Baby Fever: Seniors Take Part in the Baby Project

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Baby Fever: Seniors Take Part in the Baby Project

Seniors Emma Dougherty, Alicja Weglarz, and Danielle Donker with their baby.

Seniors Emma Dougherty, Alicja Weglarz, and Danielle Donker with their baby.

Seniors Emma Dougherty, Alicja Weglarz, and Danielle Donker with their baby.

Seniors Emma Dougherty, Alicja Weglarz, and Danielle Donker with their baby.

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The seniors have a case of baby fever, or for certain individuals, a lack thereof, as they participate in the baby project throughout the second marking period.

In this project, seniors care for a fake baby for one week and complete numerous research assignments to learn about reproductive health, and what it takes to care for a child. For one weekend, the baby is also programmed to cry periodically until its ‘parent’ inserts a certain key into its back.

Before the project truly started, students had to name their babies. The names that were created were especially interesting; senior Miranda Byrne and her partner named their baby “Hardwood Floor.” She said, “Basically, we were just thinking or weird names to give a child.” Senior Erin O’Mara named her child “Maya.” This seemingly normal first name was coupled with “Naise” as a middle name to create something like “Mayonnaise.”

The seniors also had some interesting stories about their projects. Senior Christiana Caprio lost her baby while in school, along with many other students who did the same thing. Senior Jackie Thompson was pulled over with the baby in her car, and a police officer questioned her about it. O’Mara noted that “People in public give you really weird looks!”

Senior Ethan Gross said, “I was really lucky because I dropped my baby off my car one time and there was no tamper light…no abuse [either].”

Senior parents Luke Florio and Vito Caprio had some particularly funny times, such as when Florio put his band tuner into the baby’s back or when they had to bring the baby to their Friday night band gig. The two also lost their baby during school, only to find that health teacher, Eric DiColo, swiped it while they were not paying attention.

However, DiColo did have a reason for this. He said, “When students accuse me of stealing or hiding babies, what I would say is that I’m accusing parents of negligence.” He went on to say, “I just try to get [students] to understand how much of their attention it really takes [to care for a child].”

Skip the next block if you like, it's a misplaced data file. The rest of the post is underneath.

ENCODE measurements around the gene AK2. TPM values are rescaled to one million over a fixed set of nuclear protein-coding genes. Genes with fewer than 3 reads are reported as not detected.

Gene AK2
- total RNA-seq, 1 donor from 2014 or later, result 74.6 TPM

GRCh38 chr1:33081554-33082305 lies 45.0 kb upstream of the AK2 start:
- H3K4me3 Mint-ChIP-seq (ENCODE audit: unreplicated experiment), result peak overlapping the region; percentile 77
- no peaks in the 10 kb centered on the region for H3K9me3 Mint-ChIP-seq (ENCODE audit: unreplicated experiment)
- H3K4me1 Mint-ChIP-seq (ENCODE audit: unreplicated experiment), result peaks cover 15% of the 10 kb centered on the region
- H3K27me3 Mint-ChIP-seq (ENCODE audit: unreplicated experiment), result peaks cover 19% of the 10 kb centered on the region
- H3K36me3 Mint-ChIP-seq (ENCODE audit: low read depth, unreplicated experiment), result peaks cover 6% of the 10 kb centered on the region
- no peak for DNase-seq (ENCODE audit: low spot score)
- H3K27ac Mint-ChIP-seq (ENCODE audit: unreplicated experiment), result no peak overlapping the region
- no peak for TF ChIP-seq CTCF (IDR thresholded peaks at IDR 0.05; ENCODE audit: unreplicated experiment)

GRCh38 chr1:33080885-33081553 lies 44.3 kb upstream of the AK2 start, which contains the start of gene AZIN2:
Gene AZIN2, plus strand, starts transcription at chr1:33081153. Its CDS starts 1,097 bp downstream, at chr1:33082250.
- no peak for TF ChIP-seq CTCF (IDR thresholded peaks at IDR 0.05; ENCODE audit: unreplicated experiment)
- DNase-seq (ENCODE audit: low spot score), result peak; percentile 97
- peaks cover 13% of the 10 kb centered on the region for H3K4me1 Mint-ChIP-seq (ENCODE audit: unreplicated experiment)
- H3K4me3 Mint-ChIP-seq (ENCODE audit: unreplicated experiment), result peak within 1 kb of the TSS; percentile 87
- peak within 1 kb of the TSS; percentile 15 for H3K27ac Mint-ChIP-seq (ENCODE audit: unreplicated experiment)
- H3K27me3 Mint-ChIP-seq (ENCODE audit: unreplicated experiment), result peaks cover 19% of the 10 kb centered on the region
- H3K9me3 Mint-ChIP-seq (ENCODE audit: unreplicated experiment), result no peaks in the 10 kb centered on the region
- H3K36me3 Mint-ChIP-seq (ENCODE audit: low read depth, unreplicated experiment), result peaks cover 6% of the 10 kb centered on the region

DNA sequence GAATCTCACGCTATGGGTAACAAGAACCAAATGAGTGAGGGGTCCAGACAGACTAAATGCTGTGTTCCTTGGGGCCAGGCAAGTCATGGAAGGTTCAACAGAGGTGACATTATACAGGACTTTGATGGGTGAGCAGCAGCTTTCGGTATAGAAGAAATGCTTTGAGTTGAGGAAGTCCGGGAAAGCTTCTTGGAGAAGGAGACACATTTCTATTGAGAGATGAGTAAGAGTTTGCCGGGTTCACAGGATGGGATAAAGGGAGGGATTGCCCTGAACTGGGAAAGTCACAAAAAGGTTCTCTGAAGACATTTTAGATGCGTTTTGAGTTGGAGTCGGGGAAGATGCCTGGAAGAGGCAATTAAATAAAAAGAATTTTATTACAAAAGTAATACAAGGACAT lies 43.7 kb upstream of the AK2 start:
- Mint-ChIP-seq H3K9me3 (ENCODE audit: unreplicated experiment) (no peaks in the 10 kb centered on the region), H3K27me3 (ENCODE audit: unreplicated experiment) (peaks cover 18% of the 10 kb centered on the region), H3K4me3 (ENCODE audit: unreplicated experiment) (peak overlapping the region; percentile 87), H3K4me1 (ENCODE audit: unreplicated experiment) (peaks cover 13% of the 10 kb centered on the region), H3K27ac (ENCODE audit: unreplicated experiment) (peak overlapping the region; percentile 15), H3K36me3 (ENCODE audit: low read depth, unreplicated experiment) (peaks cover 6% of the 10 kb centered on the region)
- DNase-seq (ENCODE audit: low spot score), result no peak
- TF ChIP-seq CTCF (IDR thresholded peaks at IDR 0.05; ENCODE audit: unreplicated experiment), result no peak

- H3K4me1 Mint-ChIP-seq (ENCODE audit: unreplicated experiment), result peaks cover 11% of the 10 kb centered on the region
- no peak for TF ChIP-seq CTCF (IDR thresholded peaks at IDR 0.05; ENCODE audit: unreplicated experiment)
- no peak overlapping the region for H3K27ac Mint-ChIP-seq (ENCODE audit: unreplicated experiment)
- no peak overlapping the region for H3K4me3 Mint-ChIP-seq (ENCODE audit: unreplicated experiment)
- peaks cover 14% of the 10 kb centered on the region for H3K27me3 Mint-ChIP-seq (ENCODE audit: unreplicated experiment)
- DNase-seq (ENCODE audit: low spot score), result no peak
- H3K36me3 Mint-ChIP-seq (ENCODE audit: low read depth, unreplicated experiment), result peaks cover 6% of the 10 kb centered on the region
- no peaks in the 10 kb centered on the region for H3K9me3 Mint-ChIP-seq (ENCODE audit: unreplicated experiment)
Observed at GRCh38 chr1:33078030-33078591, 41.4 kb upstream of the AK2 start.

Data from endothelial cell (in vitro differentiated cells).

Seniors also had a lot of complaints about the project, especially about the weekend, when the baby was activated. Senior Evan Lane said, “Sleeping into Monday was actually the worst experience I’ve ever had.” Similarly, when asked what he learned during the project, Gross said, “I learned that babies are annoying.”

Despite the shenanigans and complaints, the goal of the project still stands.

Seniors Jackie Thompson and Sofia Harty with their baby.

DiColo said, “The goal of the baby project is to get students to realize what it takes to be a responsible parent [including] time commitments, financial commitments, health commitments, and social commitments… The goal for the research is two things it’s to teach students how to access proper sources… and to teach them what is actually happening during fetal development.”

Likewise, teacher Stephanie Manco said, “We hope that the kids learn a bit more respect and understanding of what their parents have done for them and also an understanding of how much it costs to raise a child.”

Although they had complaints, most of the seniors also agreed. Caprio said, “For the most part I thought it was beneficial, but not sleeping on Sunday night was something that I wouldn’t want to do again.” Thompson said, “My whole routine ended up getting changed because of the baby but it’s definitely worth it.” Byrne said, “I think it’s a good example of how much it impacts your life and how much time it takes up.”

In the beginning of the unit, students wrote a paper on their goals for the future in reference to their family and how many kids they want. It was interesting to see how students’ perspectives changed after the baby project .

While Caprio struggled with the project overall, he said, “In the end of the day when it’s your real child, you’ll do whatever it takes to make it work… [so] I have the same outlook that I want kids.” Lane agreed saying, “I actually think that having a real kid would be much more enjoyable because… it’s [not] like caring for a thing that cries on a schedule.”

Other students look forward to completing the project. Senior Danielle Donker said, “I’m really excited to start it because I’m looking forward to being a mom.”

Overall, although the senior baby project may seem difficult, students end up enjoying it (to some degree) and learning from it. As DiColo said, “Ultimately students end up remembering this project and although now they say it was stressful, they understand it later in life.”

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